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anonymous

  • 5 years ago

i really need the answer.. how will i solve for the series n!/n^n to show it is converging/diverging

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  1. anonymous
    • 5 years ago
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    it converges

  2. anonymous
    • 5 years ago
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    use the ratio test

  3. anonymous
    • 5 years ago
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    \[\frac{(n+1)!}{(n+1)^{(n+1)}}\frac{n^n}{n!}\]=\[\frac{(n+1)n!}{(n+1)^n(n+1)}\frac{n^n}{n!}\]=\[\frac{n^n}{(n+1)^n}\]=\[\left(\frac{n}{n+1}\right)^n\]=\[(1-\frac{1}{n+1})^n\]

  4. anonymous
    • 5 years ago
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    now \[\lim_{n\rightarrow \infty}\left(1-\frac{1}{n+1}\right)^n\]

  5. anonymous
    • 5 years ago
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    i did this. we get 1 by this and it means that the test fails

  6. anonymous
    • 5 years ago
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    no you get \[frac{1}{e}\]

  7. anonymous
    • 5 years ago
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    \[\frac{1}{e}\]

  8. anonymous
    • 5 years ago
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    if you try and take the limit directly you get the indeterminate form \[1^\infty\] not 1

  9. anonymous
    • 5 years ago
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    you can evaluate the limit by capitalizing on the continuity of the natural logarithm function

  10. anonymous
    • 5 years ago
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    like so first set \[(1-\frac{1}{n+1})^n=L\] apply the natural log function to both sides to get \[ln (1-\frac{1}{n+1})^n=\ln L\]

  11. anonymous
    • 5 years ago
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    sorry I should be writing limit on the LHS

  12. anonymous
    • 5 years ago
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    even then the answer will be 1

  13. anonymous
    • 5 years ago
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    no its not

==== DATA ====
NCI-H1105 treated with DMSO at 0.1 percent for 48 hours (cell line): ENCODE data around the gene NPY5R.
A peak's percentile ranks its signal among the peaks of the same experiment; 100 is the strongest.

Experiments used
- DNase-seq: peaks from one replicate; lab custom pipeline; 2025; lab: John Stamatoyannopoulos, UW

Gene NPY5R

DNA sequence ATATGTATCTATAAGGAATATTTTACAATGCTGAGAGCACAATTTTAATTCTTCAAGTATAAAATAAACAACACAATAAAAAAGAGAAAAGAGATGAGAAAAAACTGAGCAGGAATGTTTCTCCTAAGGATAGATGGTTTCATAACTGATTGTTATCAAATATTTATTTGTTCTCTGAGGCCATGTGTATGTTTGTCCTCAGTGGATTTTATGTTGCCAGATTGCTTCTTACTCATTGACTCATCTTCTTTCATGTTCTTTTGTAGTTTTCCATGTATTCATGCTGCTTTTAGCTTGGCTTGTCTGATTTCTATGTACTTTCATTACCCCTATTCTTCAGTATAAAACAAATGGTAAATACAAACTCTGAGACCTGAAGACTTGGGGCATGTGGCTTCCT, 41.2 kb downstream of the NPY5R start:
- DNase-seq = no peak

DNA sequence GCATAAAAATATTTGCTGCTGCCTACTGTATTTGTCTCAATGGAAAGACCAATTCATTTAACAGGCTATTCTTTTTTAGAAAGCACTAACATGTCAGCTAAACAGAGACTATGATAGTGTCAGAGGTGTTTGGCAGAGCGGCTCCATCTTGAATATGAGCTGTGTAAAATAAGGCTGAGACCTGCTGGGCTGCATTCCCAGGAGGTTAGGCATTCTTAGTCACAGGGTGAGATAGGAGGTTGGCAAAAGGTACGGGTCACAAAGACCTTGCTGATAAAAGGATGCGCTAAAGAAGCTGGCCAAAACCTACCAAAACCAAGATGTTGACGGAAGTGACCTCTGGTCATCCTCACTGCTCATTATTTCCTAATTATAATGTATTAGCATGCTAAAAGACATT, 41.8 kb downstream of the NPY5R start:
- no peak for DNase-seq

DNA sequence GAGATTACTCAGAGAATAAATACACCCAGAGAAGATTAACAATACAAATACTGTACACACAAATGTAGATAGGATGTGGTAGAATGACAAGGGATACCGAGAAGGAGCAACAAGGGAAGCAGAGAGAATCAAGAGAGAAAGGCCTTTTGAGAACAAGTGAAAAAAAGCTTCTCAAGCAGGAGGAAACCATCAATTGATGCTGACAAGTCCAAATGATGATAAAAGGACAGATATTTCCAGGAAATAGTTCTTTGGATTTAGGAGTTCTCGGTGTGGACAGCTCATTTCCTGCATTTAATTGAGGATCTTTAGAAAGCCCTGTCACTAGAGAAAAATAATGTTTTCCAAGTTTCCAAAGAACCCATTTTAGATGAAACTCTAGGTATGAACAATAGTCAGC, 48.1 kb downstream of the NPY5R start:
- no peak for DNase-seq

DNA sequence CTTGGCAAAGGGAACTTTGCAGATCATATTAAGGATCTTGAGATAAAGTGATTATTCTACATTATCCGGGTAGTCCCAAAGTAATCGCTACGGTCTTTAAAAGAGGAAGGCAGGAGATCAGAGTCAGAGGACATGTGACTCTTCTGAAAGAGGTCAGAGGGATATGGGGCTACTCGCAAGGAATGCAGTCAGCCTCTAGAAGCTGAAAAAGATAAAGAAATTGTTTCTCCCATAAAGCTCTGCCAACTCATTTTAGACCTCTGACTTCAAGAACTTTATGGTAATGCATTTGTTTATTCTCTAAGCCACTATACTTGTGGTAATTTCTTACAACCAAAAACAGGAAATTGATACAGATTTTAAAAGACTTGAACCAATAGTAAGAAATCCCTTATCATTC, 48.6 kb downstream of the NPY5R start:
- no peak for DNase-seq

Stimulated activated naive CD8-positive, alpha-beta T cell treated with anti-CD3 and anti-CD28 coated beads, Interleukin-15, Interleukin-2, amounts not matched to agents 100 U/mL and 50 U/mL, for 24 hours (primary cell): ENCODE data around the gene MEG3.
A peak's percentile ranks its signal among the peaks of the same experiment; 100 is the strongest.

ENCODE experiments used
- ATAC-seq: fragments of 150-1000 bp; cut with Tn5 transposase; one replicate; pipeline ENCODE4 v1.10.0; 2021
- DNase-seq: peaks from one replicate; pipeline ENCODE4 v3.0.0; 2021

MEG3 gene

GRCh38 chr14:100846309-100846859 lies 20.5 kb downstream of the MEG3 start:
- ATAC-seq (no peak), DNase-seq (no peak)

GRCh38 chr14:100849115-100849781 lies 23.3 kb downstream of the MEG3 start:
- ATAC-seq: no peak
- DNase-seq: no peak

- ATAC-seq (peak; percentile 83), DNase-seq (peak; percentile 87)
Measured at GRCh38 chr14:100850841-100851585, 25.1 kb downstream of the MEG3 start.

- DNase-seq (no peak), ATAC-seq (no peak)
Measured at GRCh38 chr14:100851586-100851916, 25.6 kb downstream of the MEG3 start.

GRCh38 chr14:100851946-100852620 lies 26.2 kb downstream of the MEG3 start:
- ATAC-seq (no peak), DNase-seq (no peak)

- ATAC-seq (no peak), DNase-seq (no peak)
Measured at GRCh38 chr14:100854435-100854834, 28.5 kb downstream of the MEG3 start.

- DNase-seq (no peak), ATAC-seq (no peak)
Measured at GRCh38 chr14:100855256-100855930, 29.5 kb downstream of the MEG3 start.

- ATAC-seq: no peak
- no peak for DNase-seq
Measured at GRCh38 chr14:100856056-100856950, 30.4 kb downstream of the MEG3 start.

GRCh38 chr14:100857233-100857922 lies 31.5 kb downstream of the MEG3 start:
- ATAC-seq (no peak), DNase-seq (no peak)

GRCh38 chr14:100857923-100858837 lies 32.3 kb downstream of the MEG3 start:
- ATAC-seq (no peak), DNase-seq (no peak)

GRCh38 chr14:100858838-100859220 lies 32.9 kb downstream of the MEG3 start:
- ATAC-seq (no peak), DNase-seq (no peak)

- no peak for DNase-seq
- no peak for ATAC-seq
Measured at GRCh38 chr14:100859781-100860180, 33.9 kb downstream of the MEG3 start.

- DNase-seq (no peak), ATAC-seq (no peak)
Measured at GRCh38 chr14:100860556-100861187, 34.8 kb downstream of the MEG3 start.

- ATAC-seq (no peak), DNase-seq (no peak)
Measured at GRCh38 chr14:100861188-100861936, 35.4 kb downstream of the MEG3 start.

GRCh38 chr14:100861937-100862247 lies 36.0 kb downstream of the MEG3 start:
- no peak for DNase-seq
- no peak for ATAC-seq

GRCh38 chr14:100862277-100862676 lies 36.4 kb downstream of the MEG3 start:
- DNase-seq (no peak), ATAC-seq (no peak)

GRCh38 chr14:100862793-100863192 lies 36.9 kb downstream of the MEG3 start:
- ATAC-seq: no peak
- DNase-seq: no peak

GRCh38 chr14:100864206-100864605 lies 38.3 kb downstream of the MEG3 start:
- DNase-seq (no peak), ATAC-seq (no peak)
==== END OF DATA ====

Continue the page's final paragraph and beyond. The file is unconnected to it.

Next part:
14. anonymous
    • 5 years ago
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    how will you solve it?

  15. anonymous
    • 5 years ago
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    so we now use properties of logarithms

  16. anonymous
    • 5 years ago
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    \[\lim_{n\rightarrow\infty}n\ln(1-\frac{1}{n+1})=\ln L\] which still yields yet another indeterminate form \[\infty \times 0\] now rewrite to the equivalent expression \[\lim_{n\rightarrow\infty}\frac{\ln(1-\frac{1}{n+1})}{\frac{1}{n}}=\ln L\] so now we have indeterminate form \[\frac{0}{0}\] and now can finally use L'Hopital's rule

  17. anonymous
    • 5 years ago
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    apply L'Hopital's rule once we get \[\lim_{n\rightarrow\infty}\frac{\frac{1}{1-\frac{1}{n+1}}\frac{1}{(n+1)^2}}{-\frac{1}{n^2}}=\ln L\] simplifying we get \[\lim_{n\rightarrow\infty}\frac{-n^2}{(n+1)^2-(n+1)}=\ln L\] finally taking the limit we see that \[-1=\ln L\]

  18. anonymous
    • 5 years ago
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    exponentiating we see \[L=\frac{1}{e}\]

  19. anonymous
    • 5 years ago
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    that is a common result and easily verified with software

  20. anonymous
    • 5 years ago
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    ok.. thanks alot

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